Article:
Reading kind of slowed down for me towards the end of June. I was worried I might be heading into a slump, but I managed to keep that at bay and things started to look up. Looking back at my Books Read list, my pace really didn’t slow down much but it just felt like things weren’t plugging along like they had been earlier in the year. I think the real problem was spending about 150 pages on a book that I decided not to finish. That always makes me feel like I am going backwards. However slow I think I might have been, I still have a backlog of six books I haven’t reviewed. So time to get cracking.
The Gattis and Lee have covers that deserve to be giant.
All Involved by Ryan Gattis
The story of various gang members and their families and friends in the days of the 1992 riots in Los Angeles. This was one of Simon’s five books that he put on his summer reading list on episode 155 of The Readers. My first thought was that it was going to be a festival of violence. In some ways it was, but after getting into the rhythm of the book, the characters and the circumstances of their existence transcended the depiction of violence. Gattis does something clever in that each chapter is written from point of view of a different character. The result is that we not only get dozens of individual stories and perspectives, but we see how they overlap and intertwine with each other. All these individual stories are like mini-plots that help advances that hand together quite well and help tell the overarching plot of the novel. Kudos to Simon for this one. It is certainly a novel I wouldn’t have picked up on my own. Particularly since I think the bookstore had it miscategorized in the crime/mystery section.
Stowaway to Mars by John Wyndham
A 1936 look at the future of space travel and the space race. Since there wasn’t really a space race or the technology to get to space and survive in 1936, it was quite a bit of fun to see what a sci-fi writer thought things would look like in the future. The author was particularly on point when he described a mission to the moon that took place in 1969–of course the year humans actually made it to the moon. Originally published under a pseudonym and the laughingly bad title Planet Plane. As far as Wynhdam goes, The Day of the Triffids, The Chrysalids, and Midwich Cuckoos are all places to start before you pick-up this one.
The Expatriates by Janice Y. K. Lee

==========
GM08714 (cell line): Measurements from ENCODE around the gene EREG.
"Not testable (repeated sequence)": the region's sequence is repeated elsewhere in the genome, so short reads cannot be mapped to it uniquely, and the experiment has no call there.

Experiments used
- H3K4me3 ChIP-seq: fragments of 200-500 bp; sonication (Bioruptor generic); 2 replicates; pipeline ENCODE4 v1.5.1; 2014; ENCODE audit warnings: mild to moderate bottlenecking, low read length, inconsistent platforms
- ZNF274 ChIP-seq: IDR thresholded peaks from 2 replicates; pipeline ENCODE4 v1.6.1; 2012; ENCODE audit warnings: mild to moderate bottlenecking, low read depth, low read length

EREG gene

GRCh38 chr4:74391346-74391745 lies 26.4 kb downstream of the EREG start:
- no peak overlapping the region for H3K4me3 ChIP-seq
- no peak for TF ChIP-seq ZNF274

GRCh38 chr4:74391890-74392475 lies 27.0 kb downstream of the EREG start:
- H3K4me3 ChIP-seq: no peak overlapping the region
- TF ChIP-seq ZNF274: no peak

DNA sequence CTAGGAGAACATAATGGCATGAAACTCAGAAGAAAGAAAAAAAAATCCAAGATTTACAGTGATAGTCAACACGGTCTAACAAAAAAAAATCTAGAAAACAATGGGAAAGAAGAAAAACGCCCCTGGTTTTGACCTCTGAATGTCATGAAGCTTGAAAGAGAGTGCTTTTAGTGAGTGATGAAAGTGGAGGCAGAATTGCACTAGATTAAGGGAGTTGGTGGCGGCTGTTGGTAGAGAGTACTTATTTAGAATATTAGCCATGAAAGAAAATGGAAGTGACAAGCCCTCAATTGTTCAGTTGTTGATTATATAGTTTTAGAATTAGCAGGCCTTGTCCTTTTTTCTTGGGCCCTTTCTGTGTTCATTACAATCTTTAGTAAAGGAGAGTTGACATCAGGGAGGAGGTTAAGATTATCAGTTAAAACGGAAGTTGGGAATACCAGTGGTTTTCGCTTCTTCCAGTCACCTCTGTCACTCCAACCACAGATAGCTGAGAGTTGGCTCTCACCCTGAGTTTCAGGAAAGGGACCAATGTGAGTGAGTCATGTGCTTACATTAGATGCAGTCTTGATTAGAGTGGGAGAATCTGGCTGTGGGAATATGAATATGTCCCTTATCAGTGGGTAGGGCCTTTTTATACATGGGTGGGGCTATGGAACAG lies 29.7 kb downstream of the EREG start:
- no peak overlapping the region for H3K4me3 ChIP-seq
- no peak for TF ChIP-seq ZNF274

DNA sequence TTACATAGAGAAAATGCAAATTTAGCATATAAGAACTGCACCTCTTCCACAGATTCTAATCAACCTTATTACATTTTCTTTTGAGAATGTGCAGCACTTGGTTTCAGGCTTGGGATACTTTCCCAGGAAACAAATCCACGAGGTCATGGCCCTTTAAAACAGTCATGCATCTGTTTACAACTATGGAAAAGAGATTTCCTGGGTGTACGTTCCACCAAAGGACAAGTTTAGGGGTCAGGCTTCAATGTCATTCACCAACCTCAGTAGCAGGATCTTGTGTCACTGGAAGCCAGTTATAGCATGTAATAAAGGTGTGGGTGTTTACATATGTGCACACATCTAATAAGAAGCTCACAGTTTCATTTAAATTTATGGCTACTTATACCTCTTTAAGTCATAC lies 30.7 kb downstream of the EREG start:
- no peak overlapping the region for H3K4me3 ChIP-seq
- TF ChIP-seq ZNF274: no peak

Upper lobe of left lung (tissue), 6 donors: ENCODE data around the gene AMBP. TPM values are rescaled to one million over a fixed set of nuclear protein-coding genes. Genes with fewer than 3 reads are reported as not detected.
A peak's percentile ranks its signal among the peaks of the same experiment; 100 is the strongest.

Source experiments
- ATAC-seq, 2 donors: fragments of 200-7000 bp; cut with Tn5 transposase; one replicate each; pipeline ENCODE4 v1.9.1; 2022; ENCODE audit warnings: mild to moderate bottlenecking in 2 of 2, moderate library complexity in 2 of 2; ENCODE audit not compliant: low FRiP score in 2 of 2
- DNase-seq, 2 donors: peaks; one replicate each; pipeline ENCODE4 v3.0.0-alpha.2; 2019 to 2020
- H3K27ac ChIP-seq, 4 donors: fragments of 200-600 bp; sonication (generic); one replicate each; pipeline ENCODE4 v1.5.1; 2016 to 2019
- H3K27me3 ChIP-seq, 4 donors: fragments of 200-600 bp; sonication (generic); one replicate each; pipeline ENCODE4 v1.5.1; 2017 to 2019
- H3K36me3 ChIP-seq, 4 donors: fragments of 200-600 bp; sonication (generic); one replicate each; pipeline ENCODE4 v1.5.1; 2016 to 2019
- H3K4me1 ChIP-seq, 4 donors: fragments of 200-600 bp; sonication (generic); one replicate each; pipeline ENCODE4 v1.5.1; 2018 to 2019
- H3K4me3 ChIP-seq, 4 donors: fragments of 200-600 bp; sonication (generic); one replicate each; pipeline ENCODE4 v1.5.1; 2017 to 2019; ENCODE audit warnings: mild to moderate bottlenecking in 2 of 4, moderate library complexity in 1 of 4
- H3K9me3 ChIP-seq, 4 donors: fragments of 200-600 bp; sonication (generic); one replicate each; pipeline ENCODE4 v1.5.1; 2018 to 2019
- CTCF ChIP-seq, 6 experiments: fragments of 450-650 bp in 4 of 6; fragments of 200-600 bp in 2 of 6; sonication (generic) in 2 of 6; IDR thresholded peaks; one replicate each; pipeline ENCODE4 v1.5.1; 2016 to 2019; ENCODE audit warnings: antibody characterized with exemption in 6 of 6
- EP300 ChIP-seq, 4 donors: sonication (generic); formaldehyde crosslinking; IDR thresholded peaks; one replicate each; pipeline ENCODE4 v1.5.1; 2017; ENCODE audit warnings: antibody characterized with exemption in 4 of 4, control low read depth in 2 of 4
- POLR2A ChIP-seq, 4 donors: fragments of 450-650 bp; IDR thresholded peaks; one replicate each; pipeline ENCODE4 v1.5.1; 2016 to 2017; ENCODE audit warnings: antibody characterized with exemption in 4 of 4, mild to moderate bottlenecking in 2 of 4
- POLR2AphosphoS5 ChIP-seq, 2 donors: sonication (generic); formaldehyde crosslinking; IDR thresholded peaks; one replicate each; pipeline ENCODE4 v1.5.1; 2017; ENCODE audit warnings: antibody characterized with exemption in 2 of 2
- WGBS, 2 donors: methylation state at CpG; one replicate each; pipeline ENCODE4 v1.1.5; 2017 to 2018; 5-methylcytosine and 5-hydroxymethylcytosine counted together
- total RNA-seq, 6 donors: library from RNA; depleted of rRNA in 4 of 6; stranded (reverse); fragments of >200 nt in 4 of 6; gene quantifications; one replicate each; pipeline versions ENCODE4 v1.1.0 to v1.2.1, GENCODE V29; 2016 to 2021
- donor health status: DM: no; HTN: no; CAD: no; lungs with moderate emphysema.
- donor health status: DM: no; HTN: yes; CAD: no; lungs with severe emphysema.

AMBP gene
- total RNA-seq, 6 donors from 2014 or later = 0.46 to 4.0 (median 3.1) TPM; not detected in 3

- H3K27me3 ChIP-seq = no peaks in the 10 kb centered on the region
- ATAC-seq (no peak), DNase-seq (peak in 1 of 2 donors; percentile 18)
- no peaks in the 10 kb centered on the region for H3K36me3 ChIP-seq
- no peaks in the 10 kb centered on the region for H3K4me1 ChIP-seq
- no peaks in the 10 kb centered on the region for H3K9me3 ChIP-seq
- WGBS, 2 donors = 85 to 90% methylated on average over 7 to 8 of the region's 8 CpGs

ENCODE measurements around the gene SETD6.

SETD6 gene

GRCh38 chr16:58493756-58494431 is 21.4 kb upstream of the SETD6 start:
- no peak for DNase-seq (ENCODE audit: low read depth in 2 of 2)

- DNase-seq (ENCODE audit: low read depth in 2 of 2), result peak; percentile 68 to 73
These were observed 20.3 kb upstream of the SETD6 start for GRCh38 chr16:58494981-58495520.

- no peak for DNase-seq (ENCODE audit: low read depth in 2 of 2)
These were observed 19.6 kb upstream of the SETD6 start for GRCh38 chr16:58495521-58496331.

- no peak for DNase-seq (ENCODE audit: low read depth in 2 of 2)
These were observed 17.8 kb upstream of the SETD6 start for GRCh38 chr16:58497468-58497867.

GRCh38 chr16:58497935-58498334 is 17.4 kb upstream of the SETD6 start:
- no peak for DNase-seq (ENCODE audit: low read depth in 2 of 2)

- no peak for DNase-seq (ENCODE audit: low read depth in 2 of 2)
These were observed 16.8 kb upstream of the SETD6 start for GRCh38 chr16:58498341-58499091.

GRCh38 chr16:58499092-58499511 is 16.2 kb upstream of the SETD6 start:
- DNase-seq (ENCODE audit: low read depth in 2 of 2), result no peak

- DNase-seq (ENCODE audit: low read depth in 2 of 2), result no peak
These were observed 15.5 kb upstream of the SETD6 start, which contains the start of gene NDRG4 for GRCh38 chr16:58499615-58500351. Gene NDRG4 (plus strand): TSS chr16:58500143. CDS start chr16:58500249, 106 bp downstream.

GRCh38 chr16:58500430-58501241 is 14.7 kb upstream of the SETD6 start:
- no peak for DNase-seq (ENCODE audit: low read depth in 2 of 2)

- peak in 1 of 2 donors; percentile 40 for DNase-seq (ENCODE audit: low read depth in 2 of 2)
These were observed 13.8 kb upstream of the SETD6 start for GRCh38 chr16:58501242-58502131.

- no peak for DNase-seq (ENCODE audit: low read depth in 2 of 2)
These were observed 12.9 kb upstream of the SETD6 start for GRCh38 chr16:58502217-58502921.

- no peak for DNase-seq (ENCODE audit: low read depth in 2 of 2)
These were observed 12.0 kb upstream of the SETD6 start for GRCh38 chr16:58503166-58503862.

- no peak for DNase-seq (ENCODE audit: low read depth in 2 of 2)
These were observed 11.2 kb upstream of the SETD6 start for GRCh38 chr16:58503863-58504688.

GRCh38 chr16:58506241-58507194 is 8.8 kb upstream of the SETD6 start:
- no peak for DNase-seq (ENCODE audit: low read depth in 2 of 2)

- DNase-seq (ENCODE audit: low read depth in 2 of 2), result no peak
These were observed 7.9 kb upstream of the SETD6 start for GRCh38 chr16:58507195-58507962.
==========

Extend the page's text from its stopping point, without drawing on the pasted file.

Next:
Three American expatriate women of different ages and backgrounds living in Hong Kong. I bought this new hardcover book on a whim and expected it to be a bit on the fluffy side. Might have been the frilly cover font or maybe a jacket blurb that made it sound fluffy. In addition to the compelling personal stories I was fascinated by the description of expat life. It was particularly interesting to see how the English-speaking expats colonize Hong-Kong, especially the experience of the youngest of the expats who is a Korean-American. Somewhat to my surprise I liked this book, not because it was the kind of fluff I was expecting, but because it wasn’t. Much more substance than I expected but really readable. And a perfect summer read.
The Bell Jar by Sylvia Plath
I have finally read this modern classic that might be more of a cultural icon than it is a book people have actually read. Which, when you come to think of it is true for so many classics. Lots of people talking about books they haven’t read. I knew exactly two things about Plath before I read this: she was a poet, she committed suicide. There is plenty that is dark in The Bell Jar, so no surprise there, but I expected something more poetic–which to me often means dense and unreadable. But it really was a very readable novel that didn’t require special pools of literary understanding. A fascinating, feminist time capsule that had to have been an influence on Lena Dunham. Parts of it gave me a Mary McCarthy vibe as well.
Quesadillas by Juan Pablo Villalobos
I picked this up on a whim from the remainder table and knew nothing about it prior to reading it. It’s a story of poor family in Mexico dealing with the vagaries of of political and economic unrest and rarely having enough to eat. But rather than depress, it’s a comic novel in which the kids have named each kind of their mother’s quesadillas based on how much cheese is inside, there’s an inflationary quesadilla, a normal one, as well as deflationary, and poor man’s. In the poor man’s quesadilla “the presence of cheese was literary” with nothing on the inside but the word cheese written on the tortilla. The book is the kind of madcap that could go wrong if it feels like the author is working too hard at being madcap, but Villalobos makes it seem effortless and thus avoids my knee-jerk response to whimsy. Oh, did I mention alien abductions? Alien abductions.
Prairie Tales by Melissa Gilbert
This is perhaps an example of my newly re-discovered library browsing run amok. I remember Andy Cohen talking about how she really names names and in a way she does, but overall I found it a little boring. It would be nice to read a celebrity memoir that doesn’t include chemical dependency and recovery.